Nine Standards
The story of the Nine Standards in the Wainwright style.



Shap to Kirkby Stephen - 32 km (20 m)

The Lakeland Fells are now left behind and the walk moves into lesser known, but historic interesting limestone. After crossing the M6 the quit valley of Oddendale is reached, passing a stone circle and tumulus on the way. A cairn at Black Dub is marked on the OS map as Robin Hood's Grave (the Bay is still a long way to go). Next is the limestone area of Orton Scar. After passing Rayseat Pike and the lower slopes of Crosby Garrett Fell comes the prehistoric village of Severals followed by the valley of Smardale and the limestonekilns on Smardale Fell. It is easy going terrain compared to the steep climbs in Cumbria but the distances covered are larger. The overnight halt is at the old market town of Kirkby Stephen with an abundance of shops, pubs, pubs and pubs.


Kirkby Stephen to Keld - 20.5 km (12¾ m)

Three important milestones are reached in this stretch: the Yorkshire Dales National Park is entered, the main watershed of the Pennines is crossed and Keld is reached. Keld is halfway between St. Bees and Robin Hood's Bay! Much of the walking is on pathless moorland terrain, which could be difficult in bad weather. The long climb to Nine Standing Rigg commences up a cart track leading along old coal mine pits. Further along this ridge is the highest point of the fell at 726 m (2178 ft); this is the precise point of the Pennine watershed, from now on all the rivers and becks flow to the east, the way you are going. Keld is the first village in the Swaledale and it takes its name from the norse "a place by the river". Here I ran for the first time in my life into
midges!


Resting at the Nine Standards
above - Nine Standards serve as a good resting point on a hot day!
below - After Raven Scar we missed the path and ended in How Edge Scar a small, secluded dale.

How Edge Scar How Edge Scar



Keld to Reeth - 18 km (11¼ m)

This section passes through the former lead mining areas of the upper Swaledale; in misty weather it is advisable to follow the course of the River Swale. From Keld a footbridge crosses the Swale near East Gill Force, followed by a climb to the ruins of Crackpot Hall. First are Swinnergill mines, followed by Blakethwaite Smelt Mill and Bunton Hush in dramatic Gunnerside Gill. The Old Gang Smelt Mill marks the 100 mile point of the walk. Most of the mines date back to the 17th and 18th centuries but there is evidence of the Roman extracting lead. Passing Surrender Bridge and the ravine of Cringley Bottom the road follows field paths to Reeth, on the lower slopes of Mount Calver where Swaledale and Arkengarthdale meet.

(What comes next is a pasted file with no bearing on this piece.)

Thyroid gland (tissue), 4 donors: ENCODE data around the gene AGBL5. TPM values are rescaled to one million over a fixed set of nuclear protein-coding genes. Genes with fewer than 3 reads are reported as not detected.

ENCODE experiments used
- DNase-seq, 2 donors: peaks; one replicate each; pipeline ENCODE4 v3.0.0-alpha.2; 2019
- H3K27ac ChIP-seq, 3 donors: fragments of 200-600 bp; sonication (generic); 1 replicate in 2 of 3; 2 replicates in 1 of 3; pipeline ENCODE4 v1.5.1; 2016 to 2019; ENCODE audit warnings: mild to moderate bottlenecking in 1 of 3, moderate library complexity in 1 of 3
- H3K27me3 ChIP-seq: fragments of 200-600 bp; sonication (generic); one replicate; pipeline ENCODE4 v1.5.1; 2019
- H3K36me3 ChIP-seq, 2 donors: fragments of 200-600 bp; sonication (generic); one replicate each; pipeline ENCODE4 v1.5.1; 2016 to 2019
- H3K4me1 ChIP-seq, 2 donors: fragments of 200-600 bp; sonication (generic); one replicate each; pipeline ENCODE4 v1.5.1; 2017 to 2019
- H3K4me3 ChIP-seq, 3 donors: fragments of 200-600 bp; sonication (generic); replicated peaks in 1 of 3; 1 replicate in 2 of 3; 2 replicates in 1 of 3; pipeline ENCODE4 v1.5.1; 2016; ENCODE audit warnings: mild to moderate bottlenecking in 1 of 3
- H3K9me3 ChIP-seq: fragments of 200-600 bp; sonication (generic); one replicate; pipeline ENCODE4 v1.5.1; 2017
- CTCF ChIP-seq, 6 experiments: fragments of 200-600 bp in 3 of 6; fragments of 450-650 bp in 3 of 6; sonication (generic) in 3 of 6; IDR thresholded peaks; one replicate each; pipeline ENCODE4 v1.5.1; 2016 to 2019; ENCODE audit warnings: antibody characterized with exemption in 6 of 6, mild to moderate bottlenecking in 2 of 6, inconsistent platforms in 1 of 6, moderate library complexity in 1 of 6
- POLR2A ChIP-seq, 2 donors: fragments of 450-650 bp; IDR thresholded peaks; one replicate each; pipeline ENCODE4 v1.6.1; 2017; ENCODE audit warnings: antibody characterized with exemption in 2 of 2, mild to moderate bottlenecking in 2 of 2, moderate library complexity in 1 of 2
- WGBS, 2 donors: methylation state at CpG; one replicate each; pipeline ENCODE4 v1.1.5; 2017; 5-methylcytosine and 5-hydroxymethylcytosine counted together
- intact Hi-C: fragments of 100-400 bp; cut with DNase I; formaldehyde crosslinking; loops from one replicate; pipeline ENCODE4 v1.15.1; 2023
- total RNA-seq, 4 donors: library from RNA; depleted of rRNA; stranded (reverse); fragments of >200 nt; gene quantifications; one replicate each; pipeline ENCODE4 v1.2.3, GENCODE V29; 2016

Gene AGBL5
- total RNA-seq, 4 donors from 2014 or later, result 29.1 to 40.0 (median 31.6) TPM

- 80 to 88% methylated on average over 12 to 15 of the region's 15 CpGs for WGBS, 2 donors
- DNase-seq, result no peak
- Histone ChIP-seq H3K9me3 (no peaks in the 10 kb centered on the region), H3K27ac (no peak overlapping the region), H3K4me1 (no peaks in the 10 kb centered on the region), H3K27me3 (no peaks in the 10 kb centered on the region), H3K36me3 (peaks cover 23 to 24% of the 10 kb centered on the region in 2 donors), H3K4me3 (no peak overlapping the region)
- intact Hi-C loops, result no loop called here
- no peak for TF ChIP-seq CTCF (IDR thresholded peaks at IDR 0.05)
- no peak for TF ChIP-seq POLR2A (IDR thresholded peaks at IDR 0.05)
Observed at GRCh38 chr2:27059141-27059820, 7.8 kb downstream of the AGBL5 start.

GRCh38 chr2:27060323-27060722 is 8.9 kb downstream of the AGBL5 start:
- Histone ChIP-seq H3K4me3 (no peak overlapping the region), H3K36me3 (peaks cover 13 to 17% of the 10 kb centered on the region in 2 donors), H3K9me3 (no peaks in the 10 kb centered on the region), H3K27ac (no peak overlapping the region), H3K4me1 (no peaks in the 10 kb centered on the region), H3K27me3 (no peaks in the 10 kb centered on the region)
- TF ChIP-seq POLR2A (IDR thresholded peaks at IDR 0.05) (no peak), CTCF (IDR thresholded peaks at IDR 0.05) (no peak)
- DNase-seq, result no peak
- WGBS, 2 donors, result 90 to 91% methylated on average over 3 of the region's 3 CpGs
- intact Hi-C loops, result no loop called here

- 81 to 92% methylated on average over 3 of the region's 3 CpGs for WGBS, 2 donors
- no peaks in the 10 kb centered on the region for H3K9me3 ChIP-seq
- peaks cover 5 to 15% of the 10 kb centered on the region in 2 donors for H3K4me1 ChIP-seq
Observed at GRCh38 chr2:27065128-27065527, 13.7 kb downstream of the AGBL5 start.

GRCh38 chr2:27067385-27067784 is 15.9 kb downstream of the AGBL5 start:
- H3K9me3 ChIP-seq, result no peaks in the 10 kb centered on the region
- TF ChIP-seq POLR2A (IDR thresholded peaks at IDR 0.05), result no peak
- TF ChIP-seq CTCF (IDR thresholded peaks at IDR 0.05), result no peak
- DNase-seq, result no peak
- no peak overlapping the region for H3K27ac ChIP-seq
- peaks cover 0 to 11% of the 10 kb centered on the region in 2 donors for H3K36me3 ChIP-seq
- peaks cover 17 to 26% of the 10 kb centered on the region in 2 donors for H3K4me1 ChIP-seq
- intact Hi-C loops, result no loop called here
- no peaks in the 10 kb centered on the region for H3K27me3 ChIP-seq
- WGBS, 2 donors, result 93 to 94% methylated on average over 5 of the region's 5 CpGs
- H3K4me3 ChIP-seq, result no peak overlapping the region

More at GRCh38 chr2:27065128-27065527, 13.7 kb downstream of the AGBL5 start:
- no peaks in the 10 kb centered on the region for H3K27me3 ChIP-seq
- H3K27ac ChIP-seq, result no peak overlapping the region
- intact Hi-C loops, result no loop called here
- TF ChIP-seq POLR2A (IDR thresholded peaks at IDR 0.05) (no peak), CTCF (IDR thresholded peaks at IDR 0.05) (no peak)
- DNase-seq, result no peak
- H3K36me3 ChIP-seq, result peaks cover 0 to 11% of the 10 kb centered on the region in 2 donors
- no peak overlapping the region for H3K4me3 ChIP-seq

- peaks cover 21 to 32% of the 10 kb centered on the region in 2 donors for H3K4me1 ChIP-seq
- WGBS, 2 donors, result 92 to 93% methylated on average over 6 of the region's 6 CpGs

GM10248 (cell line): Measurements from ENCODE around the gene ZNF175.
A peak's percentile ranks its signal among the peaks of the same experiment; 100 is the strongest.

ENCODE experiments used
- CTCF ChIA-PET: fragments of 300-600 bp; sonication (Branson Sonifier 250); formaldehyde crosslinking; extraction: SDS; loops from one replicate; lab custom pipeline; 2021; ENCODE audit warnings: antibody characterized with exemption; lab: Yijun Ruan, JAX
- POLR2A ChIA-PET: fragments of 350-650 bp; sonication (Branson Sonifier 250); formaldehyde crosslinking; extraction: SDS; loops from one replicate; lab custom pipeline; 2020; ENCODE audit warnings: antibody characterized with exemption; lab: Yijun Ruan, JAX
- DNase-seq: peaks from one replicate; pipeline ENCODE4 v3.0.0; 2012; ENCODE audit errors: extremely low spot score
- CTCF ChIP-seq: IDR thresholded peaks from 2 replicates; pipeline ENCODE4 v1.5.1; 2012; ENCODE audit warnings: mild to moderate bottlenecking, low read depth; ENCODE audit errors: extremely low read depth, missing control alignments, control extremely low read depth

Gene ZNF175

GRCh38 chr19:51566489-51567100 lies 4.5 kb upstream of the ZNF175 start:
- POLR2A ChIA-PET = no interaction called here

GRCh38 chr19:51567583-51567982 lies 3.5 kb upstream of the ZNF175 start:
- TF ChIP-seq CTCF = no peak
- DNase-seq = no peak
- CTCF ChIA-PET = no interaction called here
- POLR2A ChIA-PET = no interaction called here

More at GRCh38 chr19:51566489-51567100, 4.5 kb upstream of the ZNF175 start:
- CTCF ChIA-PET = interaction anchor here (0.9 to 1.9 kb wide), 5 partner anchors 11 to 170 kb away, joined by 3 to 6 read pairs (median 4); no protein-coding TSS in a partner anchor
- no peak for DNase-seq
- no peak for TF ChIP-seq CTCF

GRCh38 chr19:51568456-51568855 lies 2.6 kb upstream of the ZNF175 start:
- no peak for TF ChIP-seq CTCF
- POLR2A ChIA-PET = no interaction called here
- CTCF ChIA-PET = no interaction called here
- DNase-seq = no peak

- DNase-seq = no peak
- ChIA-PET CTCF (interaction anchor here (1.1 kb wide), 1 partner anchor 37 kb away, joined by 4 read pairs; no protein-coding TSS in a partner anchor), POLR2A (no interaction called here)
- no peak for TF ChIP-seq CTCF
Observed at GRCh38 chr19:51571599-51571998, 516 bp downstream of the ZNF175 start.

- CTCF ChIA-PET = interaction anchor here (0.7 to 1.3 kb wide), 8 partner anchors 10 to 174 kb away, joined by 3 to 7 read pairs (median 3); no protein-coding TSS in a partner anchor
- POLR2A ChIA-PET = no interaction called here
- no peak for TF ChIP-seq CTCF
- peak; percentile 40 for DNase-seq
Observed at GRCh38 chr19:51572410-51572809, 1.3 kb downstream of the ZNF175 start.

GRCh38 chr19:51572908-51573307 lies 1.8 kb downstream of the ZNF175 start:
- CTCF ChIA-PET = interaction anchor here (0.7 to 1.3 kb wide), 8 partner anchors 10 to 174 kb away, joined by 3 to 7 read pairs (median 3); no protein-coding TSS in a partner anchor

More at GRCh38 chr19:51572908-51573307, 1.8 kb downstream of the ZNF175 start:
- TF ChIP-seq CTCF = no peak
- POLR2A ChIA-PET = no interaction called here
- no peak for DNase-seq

Bunton Hush

What is a hush above - Dramatic and colourful Bunton Hush in Gunnerside Gill
left - Wainwrights explanation of a hush.



Reeth to Richmond - 17 km (10½ m)

Now the county side changes completely along the wooded valley of the Swale. This is an easy half day's walk to allow some time in Richmond, the largest town visited on the Coast to Coast. Leaving Reeth the route passes Marrick Priory, a former Benedictine monastry, Marrick church and finally the village to Marske in the Swaledale. From here the walk proceeds below the limestone cliff's of Applegarth Scar and through Whitcliffe Wood. The first sight of Richmond emerging out of the wood is dominated by the castle with its massive Norman Keep.


Richmond to Ingleby Cross - 37 km (23 m)

A long stretch between the two National parks of Yorkshire across farmland follows. Leaving Richmond by the old railway line the path follow the Swale downstream, passing Easby Abbey to the villages of Colburn, Catterick Bridge and Bolton-on-Swale. Ellerton Hill is the start of a continues eight mile of tarmac walking, due to the lack of right of ways, passing the lowest point of the walk at Danby Wiske, 36 m (110 ft). After crossing the east coast railway line, the A167 and A19 trunk road the villages of Ingleby Arncliff and Ingleby Cross at the foot of the Cleveland Hills are reached.